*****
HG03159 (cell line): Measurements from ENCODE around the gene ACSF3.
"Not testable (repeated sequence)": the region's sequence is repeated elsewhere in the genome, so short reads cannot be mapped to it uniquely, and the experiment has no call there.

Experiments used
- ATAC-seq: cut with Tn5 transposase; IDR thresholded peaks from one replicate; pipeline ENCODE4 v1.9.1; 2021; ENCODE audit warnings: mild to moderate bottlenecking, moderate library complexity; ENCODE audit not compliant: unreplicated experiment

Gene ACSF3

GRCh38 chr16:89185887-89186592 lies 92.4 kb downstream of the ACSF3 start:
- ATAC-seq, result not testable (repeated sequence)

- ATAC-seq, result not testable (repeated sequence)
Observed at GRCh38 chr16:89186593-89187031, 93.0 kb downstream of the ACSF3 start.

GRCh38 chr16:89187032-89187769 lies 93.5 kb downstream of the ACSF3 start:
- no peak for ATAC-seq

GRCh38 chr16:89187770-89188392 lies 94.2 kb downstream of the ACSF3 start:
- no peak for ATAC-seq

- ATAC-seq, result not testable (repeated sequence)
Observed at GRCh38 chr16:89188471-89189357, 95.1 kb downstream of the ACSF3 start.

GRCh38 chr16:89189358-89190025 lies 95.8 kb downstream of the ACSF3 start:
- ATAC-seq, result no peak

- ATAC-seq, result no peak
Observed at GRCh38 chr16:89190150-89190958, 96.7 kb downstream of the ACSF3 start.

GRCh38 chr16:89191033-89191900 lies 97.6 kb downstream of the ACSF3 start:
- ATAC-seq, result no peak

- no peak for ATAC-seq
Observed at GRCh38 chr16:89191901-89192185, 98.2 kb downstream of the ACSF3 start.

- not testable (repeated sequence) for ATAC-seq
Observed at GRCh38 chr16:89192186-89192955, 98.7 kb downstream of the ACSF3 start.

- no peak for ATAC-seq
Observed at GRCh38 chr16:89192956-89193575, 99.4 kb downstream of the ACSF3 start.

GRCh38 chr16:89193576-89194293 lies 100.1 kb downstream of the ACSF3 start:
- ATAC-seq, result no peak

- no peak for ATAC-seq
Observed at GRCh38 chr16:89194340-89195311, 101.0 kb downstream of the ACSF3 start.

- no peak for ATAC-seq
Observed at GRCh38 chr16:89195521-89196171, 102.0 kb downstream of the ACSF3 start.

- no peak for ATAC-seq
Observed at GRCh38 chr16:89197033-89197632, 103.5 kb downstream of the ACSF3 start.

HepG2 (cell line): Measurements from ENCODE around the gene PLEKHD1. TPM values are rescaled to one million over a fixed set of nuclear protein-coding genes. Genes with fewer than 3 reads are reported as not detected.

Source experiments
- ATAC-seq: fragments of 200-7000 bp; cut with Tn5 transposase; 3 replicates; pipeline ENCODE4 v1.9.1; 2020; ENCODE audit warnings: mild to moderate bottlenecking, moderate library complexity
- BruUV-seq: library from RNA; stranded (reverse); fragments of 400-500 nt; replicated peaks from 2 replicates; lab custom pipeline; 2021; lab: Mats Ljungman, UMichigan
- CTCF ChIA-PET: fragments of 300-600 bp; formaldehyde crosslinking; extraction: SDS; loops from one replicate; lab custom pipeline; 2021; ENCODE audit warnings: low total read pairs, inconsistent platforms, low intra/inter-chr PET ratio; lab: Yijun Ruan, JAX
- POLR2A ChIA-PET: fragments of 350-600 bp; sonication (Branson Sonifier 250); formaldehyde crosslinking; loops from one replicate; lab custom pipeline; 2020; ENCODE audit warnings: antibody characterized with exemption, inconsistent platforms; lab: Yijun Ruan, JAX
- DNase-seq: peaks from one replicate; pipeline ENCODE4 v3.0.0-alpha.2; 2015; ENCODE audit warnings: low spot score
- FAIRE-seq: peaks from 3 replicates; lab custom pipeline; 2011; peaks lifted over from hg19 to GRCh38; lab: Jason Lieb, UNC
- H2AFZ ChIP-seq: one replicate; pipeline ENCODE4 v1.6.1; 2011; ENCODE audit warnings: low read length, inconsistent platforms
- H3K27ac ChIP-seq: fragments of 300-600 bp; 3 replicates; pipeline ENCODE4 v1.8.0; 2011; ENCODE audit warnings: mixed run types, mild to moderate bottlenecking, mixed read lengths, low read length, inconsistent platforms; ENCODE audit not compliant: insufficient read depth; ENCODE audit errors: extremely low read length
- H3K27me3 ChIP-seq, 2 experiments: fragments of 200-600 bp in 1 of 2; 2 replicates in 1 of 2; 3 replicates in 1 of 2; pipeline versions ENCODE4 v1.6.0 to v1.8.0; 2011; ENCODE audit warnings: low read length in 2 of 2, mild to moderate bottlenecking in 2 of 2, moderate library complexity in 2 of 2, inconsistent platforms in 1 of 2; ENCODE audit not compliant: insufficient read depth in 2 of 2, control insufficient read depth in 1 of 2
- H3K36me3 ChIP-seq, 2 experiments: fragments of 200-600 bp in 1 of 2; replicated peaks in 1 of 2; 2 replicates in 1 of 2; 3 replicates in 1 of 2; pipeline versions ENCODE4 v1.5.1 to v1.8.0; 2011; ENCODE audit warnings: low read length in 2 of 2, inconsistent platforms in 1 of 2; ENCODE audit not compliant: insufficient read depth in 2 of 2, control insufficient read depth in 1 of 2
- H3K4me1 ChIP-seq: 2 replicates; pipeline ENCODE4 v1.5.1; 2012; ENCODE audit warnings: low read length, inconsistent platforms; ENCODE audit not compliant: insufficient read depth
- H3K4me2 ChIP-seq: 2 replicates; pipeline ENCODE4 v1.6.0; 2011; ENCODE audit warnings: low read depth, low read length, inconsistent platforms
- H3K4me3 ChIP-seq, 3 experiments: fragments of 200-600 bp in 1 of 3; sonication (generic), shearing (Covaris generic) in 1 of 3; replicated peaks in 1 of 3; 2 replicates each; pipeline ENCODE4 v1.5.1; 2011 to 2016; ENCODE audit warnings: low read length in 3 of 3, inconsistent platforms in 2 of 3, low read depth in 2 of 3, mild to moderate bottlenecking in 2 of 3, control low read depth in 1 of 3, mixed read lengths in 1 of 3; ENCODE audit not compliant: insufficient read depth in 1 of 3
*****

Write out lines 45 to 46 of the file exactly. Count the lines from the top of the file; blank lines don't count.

- H3K27ac ChIP-seq: fragments of 300-600 bp; 3 replicates; pipeline ENCODE4 v1.8.0; 2011; ENCODE audit warnings: mixed run types, mild to moderate bottlenecking, mixed read lengths, low read length, inconsistent platforms; ENCODE audit not compliant: insufficient read depth; ENCODE audit errors: extremely low read length
- H3K27me3 ChIP-seq, 2 experiments: fragments of 200-600 bp in 1 of 2; 2 replicates in 1 of 2; 3 replicates in 1 of 2; pipeline versions ENCODE4 v1.6.0 to v1.8.0; 2011; ENCODE audit warnings: low read length in 2 of 2, mild to moderate bottlenecking in 2 of 2, moderate library complexity in 2 of 2, inconsistent platforms in 1 of 2; ENCODE audit not compliant: insufficient read depth in 2 of 2, control insufficient read depth in 1 of 2